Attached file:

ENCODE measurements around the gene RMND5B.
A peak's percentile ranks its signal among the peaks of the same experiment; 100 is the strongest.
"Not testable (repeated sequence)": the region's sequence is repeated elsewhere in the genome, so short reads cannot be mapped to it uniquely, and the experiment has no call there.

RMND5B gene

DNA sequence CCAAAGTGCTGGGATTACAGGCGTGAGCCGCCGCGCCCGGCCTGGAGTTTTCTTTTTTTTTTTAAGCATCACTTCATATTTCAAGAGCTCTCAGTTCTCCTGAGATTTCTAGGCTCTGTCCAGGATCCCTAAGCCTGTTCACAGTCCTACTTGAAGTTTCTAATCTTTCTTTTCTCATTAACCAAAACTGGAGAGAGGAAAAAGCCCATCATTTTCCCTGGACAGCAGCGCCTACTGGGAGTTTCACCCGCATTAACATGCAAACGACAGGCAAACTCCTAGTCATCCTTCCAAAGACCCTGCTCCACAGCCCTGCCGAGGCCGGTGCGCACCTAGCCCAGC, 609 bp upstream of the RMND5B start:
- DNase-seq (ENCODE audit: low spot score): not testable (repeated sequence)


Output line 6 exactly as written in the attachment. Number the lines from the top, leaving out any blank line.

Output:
- DNase-seq (ENCODE audit: low spot score): not testable (repeated sequence)